Is This Europe's Berkshire Hathaway? -- Heard on the Street
By Stephen Wilmot
Exor is sometimes seen as the European Berkshire Hathaway. The
comparison is imprecise, but the listed investment vehicle of
Italy's Agnelli family still seems a rare bright spot in the global
The most attractive thing about Exor is its record: Since March
2009, when the company was formed out of various legacy Agnelli
holding companies, shareholders have made roughly nine times their
money. That compares to a little over five times for the S&P
500 index and less than four times for MSCI World, which Exor uses
as a benchmark.
The problem with that record, unlike Berkshire's under Warren
Buffett, is that it isn't unambiguously the work of Exor's
44-year-old chairman John Elkann. Much of the value was created at
Fiat, the company founded by his ancestor Giovanni Agnelli, notably
through its 2009 partial acquisition of Chrysler out of bankruptcy.
The 2016 spin off of Ferrari, which now fetches a high
luxury-sector valuation, was another big contributor. Both moves at
the time seemed masterminded by the late Sergio Marchionne, who
died in 2018.
Yet Mr. Elkann is on his way to proving his own financial
discipline, including in the coronavirus pandemic.
In early March, he agreed to sell PartnerRe, an insurance
company Exor bought for $6.9 billion in 2015, to French insurer
Covéa for $9 billion. As stock markets plunged, Covéa tried to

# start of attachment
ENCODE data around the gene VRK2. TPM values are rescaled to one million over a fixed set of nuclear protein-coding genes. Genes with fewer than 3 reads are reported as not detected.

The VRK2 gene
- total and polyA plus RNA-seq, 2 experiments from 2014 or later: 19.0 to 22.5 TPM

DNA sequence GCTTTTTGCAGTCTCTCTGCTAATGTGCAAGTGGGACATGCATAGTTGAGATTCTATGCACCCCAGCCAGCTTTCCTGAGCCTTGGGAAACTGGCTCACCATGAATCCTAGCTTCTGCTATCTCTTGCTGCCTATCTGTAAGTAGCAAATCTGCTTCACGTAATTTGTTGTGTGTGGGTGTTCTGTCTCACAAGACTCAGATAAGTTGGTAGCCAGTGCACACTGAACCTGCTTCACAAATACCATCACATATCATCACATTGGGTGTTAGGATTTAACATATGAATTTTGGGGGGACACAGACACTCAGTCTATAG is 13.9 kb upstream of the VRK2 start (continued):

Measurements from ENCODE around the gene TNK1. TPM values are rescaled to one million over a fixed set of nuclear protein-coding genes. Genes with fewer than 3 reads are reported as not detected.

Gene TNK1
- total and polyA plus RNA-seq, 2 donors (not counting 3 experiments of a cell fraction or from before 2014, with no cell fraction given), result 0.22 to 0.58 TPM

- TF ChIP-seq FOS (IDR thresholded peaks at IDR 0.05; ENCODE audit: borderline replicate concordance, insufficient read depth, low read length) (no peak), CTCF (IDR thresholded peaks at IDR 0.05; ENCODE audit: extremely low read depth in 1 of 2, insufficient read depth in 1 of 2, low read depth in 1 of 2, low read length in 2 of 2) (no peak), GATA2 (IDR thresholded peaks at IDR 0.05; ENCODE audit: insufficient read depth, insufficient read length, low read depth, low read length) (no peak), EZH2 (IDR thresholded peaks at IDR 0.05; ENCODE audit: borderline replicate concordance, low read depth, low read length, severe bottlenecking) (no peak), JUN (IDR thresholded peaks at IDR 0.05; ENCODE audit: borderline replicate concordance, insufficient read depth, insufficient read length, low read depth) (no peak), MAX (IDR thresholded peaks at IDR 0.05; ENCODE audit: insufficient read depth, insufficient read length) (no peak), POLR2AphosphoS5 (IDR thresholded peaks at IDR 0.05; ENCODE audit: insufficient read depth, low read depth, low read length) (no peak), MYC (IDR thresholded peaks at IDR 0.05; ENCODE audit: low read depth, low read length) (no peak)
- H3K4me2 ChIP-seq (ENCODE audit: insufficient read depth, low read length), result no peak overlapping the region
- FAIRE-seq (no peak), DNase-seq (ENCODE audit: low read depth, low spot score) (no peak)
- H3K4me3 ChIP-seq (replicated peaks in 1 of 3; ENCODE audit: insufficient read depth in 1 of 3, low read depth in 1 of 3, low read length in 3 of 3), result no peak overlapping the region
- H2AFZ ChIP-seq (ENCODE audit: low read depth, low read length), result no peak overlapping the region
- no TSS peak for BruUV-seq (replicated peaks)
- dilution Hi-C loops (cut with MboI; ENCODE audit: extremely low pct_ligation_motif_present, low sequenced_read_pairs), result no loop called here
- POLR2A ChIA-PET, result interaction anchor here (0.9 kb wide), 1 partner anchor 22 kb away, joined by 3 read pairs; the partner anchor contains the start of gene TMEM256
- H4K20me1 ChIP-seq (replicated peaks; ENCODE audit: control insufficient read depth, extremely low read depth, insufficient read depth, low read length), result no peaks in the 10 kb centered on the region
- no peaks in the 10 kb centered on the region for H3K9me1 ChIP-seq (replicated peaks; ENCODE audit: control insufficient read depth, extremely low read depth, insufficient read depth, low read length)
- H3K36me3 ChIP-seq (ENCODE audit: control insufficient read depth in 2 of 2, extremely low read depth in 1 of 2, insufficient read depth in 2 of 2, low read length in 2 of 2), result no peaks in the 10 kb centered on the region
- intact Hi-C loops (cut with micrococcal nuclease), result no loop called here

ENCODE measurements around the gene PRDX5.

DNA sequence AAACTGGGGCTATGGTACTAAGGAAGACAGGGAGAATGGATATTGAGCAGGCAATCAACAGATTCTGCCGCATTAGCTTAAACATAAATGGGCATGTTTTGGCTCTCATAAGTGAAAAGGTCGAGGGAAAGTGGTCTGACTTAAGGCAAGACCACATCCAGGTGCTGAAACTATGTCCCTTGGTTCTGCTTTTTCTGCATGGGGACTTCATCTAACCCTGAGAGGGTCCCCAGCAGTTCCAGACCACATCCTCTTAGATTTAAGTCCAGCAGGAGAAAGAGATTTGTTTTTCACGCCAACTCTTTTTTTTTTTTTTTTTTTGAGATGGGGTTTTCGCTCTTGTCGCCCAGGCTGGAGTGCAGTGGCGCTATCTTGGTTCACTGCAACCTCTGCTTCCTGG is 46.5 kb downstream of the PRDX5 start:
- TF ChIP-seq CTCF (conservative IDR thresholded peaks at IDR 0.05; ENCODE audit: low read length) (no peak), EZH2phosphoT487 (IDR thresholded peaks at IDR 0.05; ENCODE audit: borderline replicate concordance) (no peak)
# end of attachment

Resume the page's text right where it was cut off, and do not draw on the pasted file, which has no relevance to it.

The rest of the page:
renegotiate. Mr. Elkann stood firm and the deal collapsed last
month. Although it is a shame Exor missed out on a profitable exit,
it was always a reluctant seller. Mr. Elkann's refusal to buckle
under pressure is paying off in the case of another big deal.
In December he agreed to merge Fiat Chrylser, of which Exor owns
roughly 29%, with French peer Peugeot. The terms were favorable to
Fiat, notably because of a EUR5.5 billion ($6.1 billion) special
dividend due to its shareholders before completion. That payout
started to look reckless amid the cash crunch facing auto makers in
the shutdowns. But again Mr. Elkann stood firm, arguing at Exor's
annual general meeting last month that the deal terms were "set in
The financial strain on manufacturers is now easing, and there
is little sign that the car deal will go the way of the insurance
one. Both companies need a merger, and Peugeot has repeatedly
reaffirmed its intention to honor December's agreement (except for
2019's expected dividends, which neither company will pay). The
deal should complete early next year.
The comparisons between Exor and Berkshire Hathaway are likely
rooted in Mr. Elkann's 11-year habit of writing contemplative
annual letters to shareholders, many of them containing quotations
parsed from Mr. Buffett's own annual letters. They became more
serious when he bought an insurance business. Both boast long
The big difference is Mr. Elkann's greater readiness to sell
when he gets a good offer. A better comparison than Mr. Buffett
might be cable billionaire John Malone, whose fortune was made more
through complex deals and spin offs than being in an inherently
attractive business. Mr. Elkann needs to sell -- and keep that
EUR5.5 billion dividend in the Fiat-Peugeot merger agreement --
because he inherited a portfolio with a risky skew toward the
capital-consuming automotive industry.
For now, Exor remains mainly a play on cars. That explains why
the stock has fallen 27% this year and stands 22% below book value
-- an unusually steep discount. Yet the company under Mr. Elkann is
starting to look like a beacon of capital discipline in the sector,
just as Fiat was under Mr. Marchionne. Exor could be one auto stock
that takes investors to a better place.
Write to Stephen Wilmot at firstname.lastname@example.org
(END) Dow Jones Newswires
June 02, 2020 08:06 ET (12:06 GMT)
Copyright (c) 2020 Dow Jones & Company, Inc.